Ironically, home ownership rates stagnated for whites and strongly declined 
among African Americans. Why? Extremely high real interest rates and 
crushing household debt burden.

peace, patrick l mason

>c) On whether cuts in interest rates can help the working class. Some
>workers may re-finance their homes. However, not many workers
>under the current [recessionary] conditions are going to purchase
>[new or used] homes. Indeed, I think that this will also be the case with
>all major consumer durables.  Perhaps some workers will take out bank
>loans to pay-off credit card debt (something to consider so long as there
>is a major difference between interest rates offered to consumers and
>rates charged by credit card companies as 'penalties' and 'finance
>charges').  Yet, what you have not noted is how interest rate
>reductions affect working-class *savings* (especially important for the
>elderly): i.e. it lowers their savings and total income (yet, this may have
>been one of the reasons for the interest-rate decreases by the Fed since it
>_forces_ working-class households to take their money out of 'safe'
>savings accounts and use the money to buy stocks and bonds).
>II) Re Allin's [6115]:
> > I would credit the Fed with being smarter than that.  Surely the rate
> > cuts are designed to increase aggregate _demand_.  Of course, if the
> > general macroeconomic conditions are depressed enough the cuts may not
> > be very effective (Keynes and "pushing on a piece of string".)
>I think you are giving the Fed _too much_ credit.   The Fed wanted to
>increase investment -- particularly *stock market*  investment.  Yet,
>the stock market consistently didn't react in the manner anticipated by the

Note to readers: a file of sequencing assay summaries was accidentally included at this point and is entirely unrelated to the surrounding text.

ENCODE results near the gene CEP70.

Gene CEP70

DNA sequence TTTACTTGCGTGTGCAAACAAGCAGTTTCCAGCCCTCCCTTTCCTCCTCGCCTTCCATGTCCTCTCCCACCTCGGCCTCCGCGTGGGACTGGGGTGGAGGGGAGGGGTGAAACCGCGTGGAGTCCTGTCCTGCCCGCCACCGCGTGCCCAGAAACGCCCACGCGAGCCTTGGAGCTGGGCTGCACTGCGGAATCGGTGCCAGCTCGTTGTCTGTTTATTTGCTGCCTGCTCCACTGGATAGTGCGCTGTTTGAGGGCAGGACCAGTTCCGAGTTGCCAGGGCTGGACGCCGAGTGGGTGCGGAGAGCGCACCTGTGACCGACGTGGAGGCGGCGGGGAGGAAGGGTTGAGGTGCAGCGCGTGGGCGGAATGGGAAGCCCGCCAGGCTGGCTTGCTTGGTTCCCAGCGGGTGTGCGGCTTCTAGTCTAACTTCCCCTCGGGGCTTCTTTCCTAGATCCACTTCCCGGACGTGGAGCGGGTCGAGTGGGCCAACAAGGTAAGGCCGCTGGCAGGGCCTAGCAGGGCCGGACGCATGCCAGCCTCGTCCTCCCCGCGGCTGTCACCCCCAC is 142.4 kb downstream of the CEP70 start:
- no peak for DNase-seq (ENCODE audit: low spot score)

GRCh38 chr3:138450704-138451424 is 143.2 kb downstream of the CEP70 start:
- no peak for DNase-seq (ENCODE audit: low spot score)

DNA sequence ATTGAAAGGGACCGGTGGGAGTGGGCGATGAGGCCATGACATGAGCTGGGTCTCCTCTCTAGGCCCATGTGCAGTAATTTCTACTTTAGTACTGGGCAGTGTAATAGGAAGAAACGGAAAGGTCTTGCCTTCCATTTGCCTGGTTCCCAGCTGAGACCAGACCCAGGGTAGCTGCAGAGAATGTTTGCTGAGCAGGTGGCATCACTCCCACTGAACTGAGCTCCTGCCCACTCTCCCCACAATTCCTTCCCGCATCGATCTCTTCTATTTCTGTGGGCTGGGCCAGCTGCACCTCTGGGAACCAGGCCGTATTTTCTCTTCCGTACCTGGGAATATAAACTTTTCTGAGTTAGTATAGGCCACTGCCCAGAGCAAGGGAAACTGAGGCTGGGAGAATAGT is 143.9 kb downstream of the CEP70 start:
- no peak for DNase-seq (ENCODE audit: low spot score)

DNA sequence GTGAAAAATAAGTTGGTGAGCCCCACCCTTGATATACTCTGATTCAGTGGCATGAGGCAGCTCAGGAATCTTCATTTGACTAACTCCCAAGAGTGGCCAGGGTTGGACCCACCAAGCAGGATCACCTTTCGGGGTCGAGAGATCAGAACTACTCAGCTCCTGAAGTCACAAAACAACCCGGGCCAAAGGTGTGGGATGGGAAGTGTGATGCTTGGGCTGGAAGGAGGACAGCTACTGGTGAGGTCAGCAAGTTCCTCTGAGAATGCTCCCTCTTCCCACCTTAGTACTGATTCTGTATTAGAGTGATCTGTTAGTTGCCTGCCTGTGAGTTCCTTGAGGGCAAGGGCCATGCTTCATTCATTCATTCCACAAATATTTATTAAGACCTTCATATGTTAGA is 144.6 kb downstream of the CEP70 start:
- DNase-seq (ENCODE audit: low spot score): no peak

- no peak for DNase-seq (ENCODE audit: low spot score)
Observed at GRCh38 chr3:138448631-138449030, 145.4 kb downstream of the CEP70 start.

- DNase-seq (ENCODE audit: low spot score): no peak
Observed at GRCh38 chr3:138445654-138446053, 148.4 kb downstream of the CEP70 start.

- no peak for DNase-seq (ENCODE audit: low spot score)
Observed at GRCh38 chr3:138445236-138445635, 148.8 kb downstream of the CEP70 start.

>Fed -- indeed, each time there was a cut in short-term rates Wall Street
>expected it in advance and didn't react favorably to the news.  Yet,
>they continued the same policy even though it was evident that it was
>not working. So, they (unlike the Fed in the early 1980's when they
>reversed course away from monetarist monetary policies intended to
>lower inflation) don't even have the advantage of being pragmatic and
>haven't yet admitted that lowering interest rates *under current
>circumstances* is futile.
>As for whether this policy was intended to increase AS and/or AD,
>I believe that the concentration on the stock markets showed that
>they were focused on the former. Certainly, they didn't have a coherent
>plan for how this would increase consumption spending or
>disposable income (_unless_ it was through the assumption of
>Say's Law: i.e. first investment is increased which increases corporate
>profitability which -- it is assumed -- will lead to increases in aggregate
>supply which will -- it is assumed -- lead to increases in employment,
>income, consumption spending and AD).  To the extent that the Fed's
>policy could be said to affect demand it had more to do with the
>*composition* of demand than the level of AD.
>You say 'if the general macroeconomic conditions are depressed
>enough' ... well, surely they _were_ (and are) depressed enough
>otherwise the Fed Chairman wouldn't have supported Bush's
>tax cut plan.  As for Keynes, it is quite evident that Fed policy has
>not been guided by Keynesianism for many years. Perhaps we
>should call the failure of Fed policy  "The Curse of Lord Keynes"?
>In solidarity, Jerry